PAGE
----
British Actors You Should Know: Peter Capaldi
We figured: You get cast to play the Doctor, you get bumped up our British Actors You Should Know List. It seemed fair.
After much speculation and trepidation on the part of Doctor Who fans worldwide, the announcement has been made that Scottish actor Peter Capaldi will take on the 12th regeneration of the Doctor. I, for one, am quite chuffed about this choice as I have been an admirer of Mr. Capaldi’s work for some time.
Also, I’m interested to see how Steven Moffat and company will handle the necessary changes as they transition from Matt Smith, the youngest actor to play the Time Lord, to Capaldi who, at 55 years of age, ties with First Doctor William Hartnell for oldest actor to inhabit the part. Come to that, how will his companion Clara take the news?
Anyhow, it’s very exciting times indeed.
Now, if at this point you’re saying “Who is this Capaldi chap?” I’m willing to bet you’ve seen at least one of his wonderful performances over the past 30 years. But if you actually don’t know Peter Capaldi, whether you’re Whovian or not, I’m here to say he really is a British actor you should know and here are some reasons why.
Local Hero. After a stint as the lead singer of a punk rock band called the Dreamboys (yes, really), Capaldi’s breakout role came in 1983 while he was still a student at the Glasgow School of Art. He played Danny Oldsen, an awkward, lovestruck oil company representative in Local Hero:
Franz Kafka’s It’s a Wonderful Life. Not long afterwards, Capaldi spread his creative wings by writing and directing a comedy called Franz Kafka’s It’s a Wonderful Life. This 23 minute movie won the Oscar in 1995 for Best Live Action Short and if you’re curious to see Capaldi’s behind-the-camera talents, the entire film has been uploaded to YouTube.
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Skins. Capaldi also took on the brief but memorable role of Mark Jenkins, or more to the point, Sid’s dad, in the edgy teen drama, Skins. At first glance, Mr. Jenkins is an impatient, ill-tempered parent who says cruelly thoughtless things to his insecure son. By the time he makes his departure though, we understand, through Capaldi’s moving performance, what a broken man Mark Jenkins has become.
The Thick of It. Up until this point, however, Capaldi’s most career-defining role has been that of Malcolm Tucker from the TV series The Thick of It and the subsequent film In the Loop. He’s won numerous awards for his portrayal of the foul-mouthed, irascible political spin doctor who lives and breathes his job. His character’s total state of immersion into his career is made clear by his hilariously inaccurate description of one of the most famous movie franchises of all time. It’s hard to find a clip with minimal swearing as it happens to be Malcolm’s primary medium, but this one is pretty mild considering who’s speaking.
The Hour. Another of Capaldi’s award-worthy performances came last year when he played Randall Brown, the new Head of News for The Hour. (I was so sorry to see that show cancelled, by the way). A replacement for the former head who basically turned out to be a spy, Brown is a forward thinking broadcaster brought in to infuse The Hour with new energy. But Randall has reasons of his own for taking the job – to find someone he lost track of long ago. When his search comes to a tragic end, his normal obsessively controlled demeanor falls to pieces. Very moving stuff.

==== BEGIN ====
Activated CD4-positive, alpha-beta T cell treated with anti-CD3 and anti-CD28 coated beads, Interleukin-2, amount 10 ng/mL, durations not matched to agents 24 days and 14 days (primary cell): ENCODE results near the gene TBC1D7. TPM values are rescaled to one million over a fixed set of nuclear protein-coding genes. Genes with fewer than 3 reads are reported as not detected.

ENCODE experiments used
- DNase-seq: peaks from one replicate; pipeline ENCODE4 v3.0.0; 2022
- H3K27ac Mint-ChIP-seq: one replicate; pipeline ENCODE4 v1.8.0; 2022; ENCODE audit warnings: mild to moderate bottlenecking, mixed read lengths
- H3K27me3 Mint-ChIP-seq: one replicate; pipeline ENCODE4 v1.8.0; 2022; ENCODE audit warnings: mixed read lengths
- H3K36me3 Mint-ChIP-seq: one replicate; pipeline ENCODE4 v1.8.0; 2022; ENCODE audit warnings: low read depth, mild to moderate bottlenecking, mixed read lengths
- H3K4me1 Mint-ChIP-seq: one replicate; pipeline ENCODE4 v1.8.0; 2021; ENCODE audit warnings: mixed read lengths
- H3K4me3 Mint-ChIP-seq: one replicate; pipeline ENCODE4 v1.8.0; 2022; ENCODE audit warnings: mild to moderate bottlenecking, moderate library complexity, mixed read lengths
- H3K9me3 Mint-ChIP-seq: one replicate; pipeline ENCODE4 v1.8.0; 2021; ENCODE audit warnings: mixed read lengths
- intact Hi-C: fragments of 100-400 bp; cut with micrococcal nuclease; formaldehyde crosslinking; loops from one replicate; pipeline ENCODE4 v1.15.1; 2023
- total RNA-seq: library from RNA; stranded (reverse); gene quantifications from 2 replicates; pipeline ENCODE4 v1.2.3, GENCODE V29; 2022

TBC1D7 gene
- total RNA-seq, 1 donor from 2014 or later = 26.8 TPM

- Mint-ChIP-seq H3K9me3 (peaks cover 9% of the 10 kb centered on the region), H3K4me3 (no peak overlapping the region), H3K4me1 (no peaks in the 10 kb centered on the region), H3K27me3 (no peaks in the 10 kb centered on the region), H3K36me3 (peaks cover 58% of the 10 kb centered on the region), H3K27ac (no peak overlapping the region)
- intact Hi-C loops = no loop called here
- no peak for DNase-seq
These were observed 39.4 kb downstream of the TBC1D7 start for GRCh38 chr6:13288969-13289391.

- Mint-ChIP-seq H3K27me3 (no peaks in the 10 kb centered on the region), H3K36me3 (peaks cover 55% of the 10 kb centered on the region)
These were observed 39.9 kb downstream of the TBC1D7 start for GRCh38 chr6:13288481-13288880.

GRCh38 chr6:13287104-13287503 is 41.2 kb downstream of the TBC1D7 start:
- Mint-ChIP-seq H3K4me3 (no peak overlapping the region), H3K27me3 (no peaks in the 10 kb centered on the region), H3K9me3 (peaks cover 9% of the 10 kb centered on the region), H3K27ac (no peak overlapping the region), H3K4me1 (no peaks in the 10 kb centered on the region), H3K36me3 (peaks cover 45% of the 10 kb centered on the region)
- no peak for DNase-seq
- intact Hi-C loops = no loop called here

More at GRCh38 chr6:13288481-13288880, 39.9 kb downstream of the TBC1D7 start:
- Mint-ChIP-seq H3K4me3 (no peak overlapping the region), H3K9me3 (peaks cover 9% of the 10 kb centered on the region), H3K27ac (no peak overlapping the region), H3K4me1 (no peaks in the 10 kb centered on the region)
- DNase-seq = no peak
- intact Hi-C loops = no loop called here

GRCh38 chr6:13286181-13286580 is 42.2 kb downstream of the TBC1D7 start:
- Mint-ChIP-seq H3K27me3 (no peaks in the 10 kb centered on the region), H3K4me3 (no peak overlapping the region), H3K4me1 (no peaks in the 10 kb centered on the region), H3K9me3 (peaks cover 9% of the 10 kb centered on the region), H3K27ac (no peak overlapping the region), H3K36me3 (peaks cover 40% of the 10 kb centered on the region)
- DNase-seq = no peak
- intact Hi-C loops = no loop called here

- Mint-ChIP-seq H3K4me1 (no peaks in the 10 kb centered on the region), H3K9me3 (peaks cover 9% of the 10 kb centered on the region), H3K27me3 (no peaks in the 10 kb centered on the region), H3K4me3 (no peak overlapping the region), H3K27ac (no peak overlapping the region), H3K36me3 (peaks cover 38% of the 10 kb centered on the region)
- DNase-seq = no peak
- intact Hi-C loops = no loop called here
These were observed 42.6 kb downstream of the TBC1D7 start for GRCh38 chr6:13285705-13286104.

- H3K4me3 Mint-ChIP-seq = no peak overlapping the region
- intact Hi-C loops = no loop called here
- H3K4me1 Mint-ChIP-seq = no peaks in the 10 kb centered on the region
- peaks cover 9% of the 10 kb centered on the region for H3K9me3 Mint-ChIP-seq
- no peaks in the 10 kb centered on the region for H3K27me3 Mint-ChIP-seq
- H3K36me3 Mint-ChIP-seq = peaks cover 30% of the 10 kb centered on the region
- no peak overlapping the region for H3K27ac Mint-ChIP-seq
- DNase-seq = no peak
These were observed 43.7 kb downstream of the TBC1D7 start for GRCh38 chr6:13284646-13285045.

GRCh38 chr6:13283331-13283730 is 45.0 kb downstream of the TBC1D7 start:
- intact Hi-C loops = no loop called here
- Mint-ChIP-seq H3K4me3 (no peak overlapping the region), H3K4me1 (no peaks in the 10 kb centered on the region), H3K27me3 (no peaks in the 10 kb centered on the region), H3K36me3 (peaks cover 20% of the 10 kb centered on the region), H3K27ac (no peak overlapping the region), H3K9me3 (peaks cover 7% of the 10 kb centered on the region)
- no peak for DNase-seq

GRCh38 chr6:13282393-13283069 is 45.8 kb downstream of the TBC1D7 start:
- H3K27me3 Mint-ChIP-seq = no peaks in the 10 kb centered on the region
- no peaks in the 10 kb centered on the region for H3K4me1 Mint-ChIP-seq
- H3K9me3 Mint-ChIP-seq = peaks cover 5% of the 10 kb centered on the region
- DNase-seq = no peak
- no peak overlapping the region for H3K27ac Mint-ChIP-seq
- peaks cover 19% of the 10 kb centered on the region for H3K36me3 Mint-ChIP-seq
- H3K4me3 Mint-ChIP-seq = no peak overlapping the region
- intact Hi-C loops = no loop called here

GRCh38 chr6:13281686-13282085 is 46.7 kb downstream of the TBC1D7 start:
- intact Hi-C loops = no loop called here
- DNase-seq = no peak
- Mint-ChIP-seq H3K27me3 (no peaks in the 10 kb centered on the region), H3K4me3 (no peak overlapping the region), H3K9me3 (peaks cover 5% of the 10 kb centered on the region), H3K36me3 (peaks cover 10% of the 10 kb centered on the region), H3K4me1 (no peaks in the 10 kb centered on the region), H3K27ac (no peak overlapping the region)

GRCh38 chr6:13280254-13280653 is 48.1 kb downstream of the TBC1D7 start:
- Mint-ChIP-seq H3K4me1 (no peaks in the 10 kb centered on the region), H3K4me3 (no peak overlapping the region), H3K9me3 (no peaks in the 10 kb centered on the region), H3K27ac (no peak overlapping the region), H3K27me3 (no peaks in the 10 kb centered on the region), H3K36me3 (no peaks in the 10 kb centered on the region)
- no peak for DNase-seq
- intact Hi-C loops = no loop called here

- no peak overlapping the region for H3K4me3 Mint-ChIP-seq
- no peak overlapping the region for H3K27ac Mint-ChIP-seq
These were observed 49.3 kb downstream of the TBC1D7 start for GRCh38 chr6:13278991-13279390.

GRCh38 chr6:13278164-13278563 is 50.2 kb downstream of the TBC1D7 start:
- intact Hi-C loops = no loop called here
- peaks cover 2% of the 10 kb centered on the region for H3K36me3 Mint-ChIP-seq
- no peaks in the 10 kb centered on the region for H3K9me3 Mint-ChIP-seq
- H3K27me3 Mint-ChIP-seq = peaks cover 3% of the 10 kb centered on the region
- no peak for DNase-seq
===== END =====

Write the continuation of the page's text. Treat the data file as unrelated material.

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Doctor Who. (No, really.) If any of you are concerned about Capaldi’s qualifications as pertains to playing the Twelfth Doctor, the self-professed life-long fan of Doctor Who has had a few trial runs before landing the coveted role. In 2008, he appeared in the episode The Fires of Pompeii as Caecilius, a sculptor and marble merchant, who is saved along with his family by the Doctor from the devastating eruption of Mt. Vesuvius.
Torchwood: Children of Earth. A year later Capaldi had a featured role in the Doctor Who spinoff series Torchwood. In the sci-fi drama’s Children of Earth miniseries, he played John Frobisher, Home Office Secretary and the official selected to conduct negotiations with an alien race, the 456. The problem is they are demanding that the world hand over 10% of its children for their nefarious means or they will destroy humankind.
Though ruthless and pragmatic in the abstract, when the powers that be insist that Frobisher submit his own daughters to the aliens’ ultimatum, he experiences the torment of any parent in this impossible situation. In the end he takes the lives of his family before the 456 can torture them forever.
I’m sad to see the wonderfully funny and tragic and elastic Matt Smith leave the TARDIS but I do think the awesome responsibility of playing the Doctor has been passed down to a skilled and very capable performer as I’m sure you witnessed in the clips above.
As Capaldi’s friend and former Dreamboys band mate, Craig Ferguson (whom you might know from his current late night talk show gig) wrote in his memoir American on Purpose: “Peter Capaldi was the first person I ever met where I was instantly aware I was in the presence of a star. Someone who was somehow different, with that ineffable quality of a born performer.”
Here’s hoping this born performer brings a little of his punk rock roots to this most coveted of British TV roles. I think we could all do with a little dancing around the TARDIS!
(This clip is from Soft Top Hard Shoulder, also written by Peter Capaldi.)
Thoughts? Are any of you already big fans of Capaldi’s work? Curious about the new Doctor? Let us know!